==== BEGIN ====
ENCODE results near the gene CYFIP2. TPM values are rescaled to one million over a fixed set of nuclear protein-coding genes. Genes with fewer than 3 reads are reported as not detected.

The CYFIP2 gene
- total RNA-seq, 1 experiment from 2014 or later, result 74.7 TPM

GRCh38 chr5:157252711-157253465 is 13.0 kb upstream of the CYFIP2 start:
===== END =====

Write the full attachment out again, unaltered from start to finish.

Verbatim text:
ENCODE results near the gene CYFIP2. TPM values are rescaled to one million over a fixed set of nuclear protein-coding genes. Genes with fewer than 3 reads are reported as not detected.

The CYFIP2 gene
- total RNA-seq, 1 experiment from 2014 or later, result 74.7 TPM

GRCh38 chr5:157252711-157253465 is 13.0 kb upstream of the CYFIP2 start: